THE South African father who has been fighting for eight months to bring his two young children to Burnley has finally been given the news he has been dreaming of.
As first revealed in the Express in December, and again on Friday, Justin Tutt and his family have endured an arduous time after the suicide of his first wife in South Africa left his children effectively “orphaned”.
Eight months ago, Justin’s South African wife Deirdre committed suicide leaving their children Seth (8) and Leigh (5) alone in the country with only their elderly grandparents to look after them.
But new immigration laws in this country meant that bar worker Justin did not earn enough to bring his children to England.
However, the relieved dad has been told by the Home Office that his children can be granted settlement visas to allow them to live in England with him and his new family.
Justin (29) has lived in Burnley for the past five years after he separated from his wife and moved to England.
New rules introduced by the Government in July state that people living in this country must be earning £22,400 plus £2,400 for each additional child before dependants can enter the country.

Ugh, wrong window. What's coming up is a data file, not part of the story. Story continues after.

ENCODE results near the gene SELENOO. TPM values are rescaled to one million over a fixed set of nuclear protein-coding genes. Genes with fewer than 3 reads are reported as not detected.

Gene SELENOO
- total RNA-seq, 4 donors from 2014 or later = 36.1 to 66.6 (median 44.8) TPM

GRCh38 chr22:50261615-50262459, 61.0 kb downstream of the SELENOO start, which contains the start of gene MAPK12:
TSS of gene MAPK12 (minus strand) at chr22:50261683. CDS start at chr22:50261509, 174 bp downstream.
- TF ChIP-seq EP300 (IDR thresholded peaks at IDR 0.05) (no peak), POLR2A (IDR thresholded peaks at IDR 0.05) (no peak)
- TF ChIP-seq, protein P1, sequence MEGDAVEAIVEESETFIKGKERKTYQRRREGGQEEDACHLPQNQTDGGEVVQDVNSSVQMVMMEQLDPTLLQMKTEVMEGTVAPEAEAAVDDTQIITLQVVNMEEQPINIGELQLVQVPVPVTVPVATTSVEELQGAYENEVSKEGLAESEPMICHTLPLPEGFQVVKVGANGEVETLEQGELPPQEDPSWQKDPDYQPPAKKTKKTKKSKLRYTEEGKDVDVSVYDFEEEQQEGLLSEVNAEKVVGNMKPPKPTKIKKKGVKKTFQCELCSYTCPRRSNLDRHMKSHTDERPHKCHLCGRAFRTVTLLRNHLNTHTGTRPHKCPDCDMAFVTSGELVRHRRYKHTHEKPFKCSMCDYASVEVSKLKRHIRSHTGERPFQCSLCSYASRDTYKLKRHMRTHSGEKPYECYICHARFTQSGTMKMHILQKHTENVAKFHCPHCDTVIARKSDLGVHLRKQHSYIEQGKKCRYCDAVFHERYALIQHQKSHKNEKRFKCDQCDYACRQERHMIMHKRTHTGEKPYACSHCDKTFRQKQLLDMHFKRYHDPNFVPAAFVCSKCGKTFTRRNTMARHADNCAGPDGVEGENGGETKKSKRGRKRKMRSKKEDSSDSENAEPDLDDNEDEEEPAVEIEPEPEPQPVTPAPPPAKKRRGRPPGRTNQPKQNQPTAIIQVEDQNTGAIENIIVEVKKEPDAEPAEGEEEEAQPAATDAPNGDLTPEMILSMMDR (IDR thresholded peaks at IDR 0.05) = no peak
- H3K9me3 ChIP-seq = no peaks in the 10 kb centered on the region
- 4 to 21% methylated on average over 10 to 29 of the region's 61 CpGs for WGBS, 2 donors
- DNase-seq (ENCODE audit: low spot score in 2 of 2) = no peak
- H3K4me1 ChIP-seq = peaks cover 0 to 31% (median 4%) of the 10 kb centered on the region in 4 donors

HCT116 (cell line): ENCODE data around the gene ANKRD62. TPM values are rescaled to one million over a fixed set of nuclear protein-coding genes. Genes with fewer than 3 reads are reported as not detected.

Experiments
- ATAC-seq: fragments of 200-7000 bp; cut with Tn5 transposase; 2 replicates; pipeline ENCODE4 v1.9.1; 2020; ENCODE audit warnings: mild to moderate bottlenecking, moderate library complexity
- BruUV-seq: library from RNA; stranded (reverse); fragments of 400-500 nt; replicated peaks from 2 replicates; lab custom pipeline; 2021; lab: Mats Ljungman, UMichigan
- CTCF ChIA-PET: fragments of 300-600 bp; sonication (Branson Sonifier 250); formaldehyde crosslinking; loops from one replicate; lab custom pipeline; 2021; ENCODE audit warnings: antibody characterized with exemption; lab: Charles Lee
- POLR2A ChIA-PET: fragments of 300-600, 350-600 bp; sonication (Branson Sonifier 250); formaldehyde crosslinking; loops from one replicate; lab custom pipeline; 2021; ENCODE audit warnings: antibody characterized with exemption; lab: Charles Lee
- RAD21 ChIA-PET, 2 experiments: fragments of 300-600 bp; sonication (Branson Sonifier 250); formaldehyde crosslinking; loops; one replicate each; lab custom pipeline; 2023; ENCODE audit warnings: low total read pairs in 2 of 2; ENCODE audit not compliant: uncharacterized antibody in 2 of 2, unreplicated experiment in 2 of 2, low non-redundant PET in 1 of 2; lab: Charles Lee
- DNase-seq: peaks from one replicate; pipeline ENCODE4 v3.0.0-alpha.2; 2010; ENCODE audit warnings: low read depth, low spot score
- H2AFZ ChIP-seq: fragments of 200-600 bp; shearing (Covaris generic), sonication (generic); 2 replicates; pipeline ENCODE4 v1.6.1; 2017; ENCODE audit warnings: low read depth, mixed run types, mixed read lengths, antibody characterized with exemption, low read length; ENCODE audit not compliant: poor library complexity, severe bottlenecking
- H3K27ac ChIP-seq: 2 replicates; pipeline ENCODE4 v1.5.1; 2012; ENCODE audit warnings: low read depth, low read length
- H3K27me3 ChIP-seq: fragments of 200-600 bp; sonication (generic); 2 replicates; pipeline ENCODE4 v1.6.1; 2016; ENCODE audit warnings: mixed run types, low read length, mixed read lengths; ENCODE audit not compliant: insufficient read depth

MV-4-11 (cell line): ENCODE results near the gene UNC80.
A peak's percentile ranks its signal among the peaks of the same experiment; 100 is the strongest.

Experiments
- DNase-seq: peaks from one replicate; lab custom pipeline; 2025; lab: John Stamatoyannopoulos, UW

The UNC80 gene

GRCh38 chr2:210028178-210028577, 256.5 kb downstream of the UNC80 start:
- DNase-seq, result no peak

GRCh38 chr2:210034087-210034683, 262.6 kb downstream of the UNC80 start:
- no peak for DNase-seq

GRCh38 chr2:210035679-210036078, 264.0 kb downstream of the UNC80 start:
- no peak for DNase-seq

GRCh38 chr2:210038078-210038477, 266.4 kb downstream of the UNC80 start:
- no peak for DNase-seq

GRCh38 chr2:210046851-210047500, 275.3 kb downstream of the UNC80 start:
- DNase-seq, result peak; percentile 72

Faced with the prospect of them being placed in foster care in South Africa, Justin flew to the country and arranged a holiday visa for them to Ireland. He then travelled back to England from there with the children.
Now, after much media exposure, he has been told that the UK Border Agency and Home Office will show “discretion” and waive the threshold rules.
“I am so relieved and overjoyed. It has been a long, hard eight months of fighting to get my children over here to be with their dad.
“It has been a very difficult time but finally there is light at the end of the tunnel. I will still have to raise £911 per child to bring them over, but the Home Office has shown discretion regarding my earnings threshold. I am so grateful for this.”
Justin, who has spent nearly £6,000 to reach this stage must raise for their settlement visas. He has organised a fund-raising night in Koko’s, Burnley, on Saturday, March 2nd, and has set up a Facebook page to help – www.facebook.com/#!/groups/341912962580303.
He added: “The people of Burnley have been so very kind and generous in the help they have given me so far, so I’m feeling very positive. I will not be completely settled in my mind until I have the visas in my hand but there is great hope now.”